Mamoru Hosoda's 'Belle' Is a Gorgeous Fairy Tale for the Digital Age
The director of 'Summer Wars' and 'Mirai' turns the 'Beauty and the Beast' story inside-out.
Mamoru Hosoda is the type of director whose new releases you pay attention to. His eye for detail and completely boundless imagination have created worlds and futures that are dreamlike in their colorful intensity and twisty internal logic, from the time-travel extravaganzas The Girl Who Leapt Through Time and Oscar-nominated Mirai, fabulist folktale Wolf Children, and the Neuromancer-esque digital battles of Summer Wars. His newest, Belle—a stunningly animated retelling of the "Beauty and the Beast" fairy tale with a virtual-reality twist—received a 14-minute standing ovation after its premiere at last year's Cannes film festival, and is finally in US theaters and IMAX starting this weekend.
Suzu Naito is a lonely schoolgirl in a small rural Japanese town, who hasn't sung since her mother died saving someone else when Suzu was a young girl. But inside the virtual world of U, Suzu goes by a beautiful and striking pink-haired alter ego she names Belle, and through Belle, Suzu is able to sing again. When her performance becomes a viral sensation, the world is obsessed with finding out who Belle could be in real life, but no one comes close. Things take a turn when Belle, during a performance, encounters the Dragon, a beastly figure that terrorizes the world of U and flees from the virtual police force bent on exposing his identity and banning him from the platform. But Suzu sees something different in the Dragon, a deeper pain that she also recognizes within herself, and tries to convince him to show her his true self. If you think by now you know where this story is going, you don't.
More than a fairy-tale retelling, Belle is also a fascinating exploration of how we move through the modern age's dual realities, the digital and the real. When a user logs on to U, their avatar is created using their own genetic information, the way our own digital selves include clues to who we are on the other side of the screen. As Belle, Suzu's freckles, otherwise an imperfection, become her trademark. The pain the Dragon feels in the real world shows up on his back in the form of technicolor bruises. There is an obsession with finding out the true identities of people on the internet, yet also a desire for them to keep up the mask, both a superpower and a defense mechanism.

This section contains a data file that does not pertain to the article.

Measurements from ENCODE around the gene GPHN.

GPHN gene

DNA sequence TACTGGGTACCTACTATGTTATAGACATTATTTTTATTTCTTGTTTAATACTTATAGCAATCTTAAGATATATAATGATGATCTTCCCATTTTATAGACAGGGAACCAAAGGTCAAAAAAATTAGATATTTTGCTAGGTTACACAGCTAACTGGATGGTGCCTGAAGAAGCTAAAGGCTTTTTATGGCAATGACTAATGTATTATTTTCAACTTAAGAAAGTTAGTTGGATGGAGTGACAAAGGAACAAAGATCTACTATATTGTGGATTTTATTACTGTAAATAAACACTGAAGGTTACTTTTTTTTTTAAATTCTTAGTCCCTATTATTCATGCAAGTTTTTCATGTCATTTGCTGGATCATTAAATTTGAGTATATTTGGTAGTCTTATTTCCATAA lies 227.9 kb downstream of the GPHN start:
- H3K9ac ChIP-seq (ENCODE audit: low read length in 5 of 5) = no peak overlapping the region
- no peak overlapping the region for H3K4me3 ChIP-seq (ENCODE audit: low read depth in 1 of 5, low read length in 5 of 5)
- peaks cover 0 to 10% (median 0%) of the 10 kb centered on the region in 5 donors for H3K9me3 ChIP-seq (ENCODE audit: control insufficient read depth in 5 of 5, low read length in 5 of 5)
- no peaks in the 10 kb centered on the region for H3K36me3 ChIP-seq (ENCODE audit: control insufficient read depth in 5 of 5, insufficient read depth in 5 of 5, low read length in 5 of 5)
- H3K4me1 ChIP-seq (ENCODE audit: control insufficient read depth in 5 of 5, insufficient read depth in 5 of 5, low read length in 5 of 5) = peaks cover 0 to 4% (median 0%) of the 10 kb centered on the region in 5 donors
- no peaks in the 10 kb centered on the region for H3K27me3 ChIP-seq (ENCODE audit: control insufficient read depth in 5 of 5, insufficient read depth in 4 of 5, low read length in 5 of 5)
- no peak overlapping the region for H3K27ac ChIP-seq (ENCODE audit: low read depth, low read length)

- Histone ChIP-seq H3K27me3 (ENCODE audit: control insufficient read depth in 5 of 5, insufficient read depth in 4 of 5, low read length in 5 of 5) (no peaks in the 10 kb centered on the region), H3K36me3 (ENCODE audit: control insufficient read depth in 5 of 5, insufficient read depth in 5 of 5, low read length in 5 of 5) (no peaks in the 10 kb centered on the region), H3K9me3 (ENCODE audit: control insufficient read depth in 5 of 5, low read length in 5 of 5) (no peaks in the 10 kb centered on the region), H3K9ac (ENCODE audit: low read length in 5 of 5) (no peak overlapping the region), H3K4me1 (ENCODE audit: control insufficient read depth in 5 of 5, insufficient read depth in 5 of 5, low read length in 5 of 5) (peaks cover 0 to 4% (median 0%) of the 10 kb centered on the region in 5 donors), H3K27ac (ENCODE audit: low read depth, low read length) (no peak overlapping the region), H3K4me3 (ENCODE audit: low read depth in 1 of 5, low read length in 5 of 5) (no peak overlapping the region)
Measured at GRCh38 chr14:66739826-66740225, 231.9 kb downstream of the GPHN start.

It's also a musical, with the jaw-droppingly gorgeous animation necessary to compete with the movie's many booming pop earworms. The scenes that take place in Suzu's real life, where she obsesses over a handsome classmate and gets help from her bespectacled tech-savvy best friend, are animated by Studio Chizu, which Hosoda has worked with on his past four films, while the Western Disney-fied style of the world of U is partially the work of veteran Disney animator Jin Kim and Irish animation studio Cartoon Saloon, of The Secret of Kells and Wolfwalkers. It also boasts a fun group of voice actors: Hunter Schafer, Manny Jacinto, and Chace Crawford all lend their voices to the English dub.
This being a Hosoda project, you can never quite predict where the story is going to go, and though Belle treads familiar ground, its final twist—rather, a whole series of them—goes to places you'll never expect. Just as the movie introduces its own "metaverse," where, instead of VR Walmarts, there are singers throwing parades while riding on the back of a giant whale, its central love story explores new conceptions of what a love story can be. Instead of the endgame, love is the tool through which both characters move through their own traumas and save each other from giving in to despair.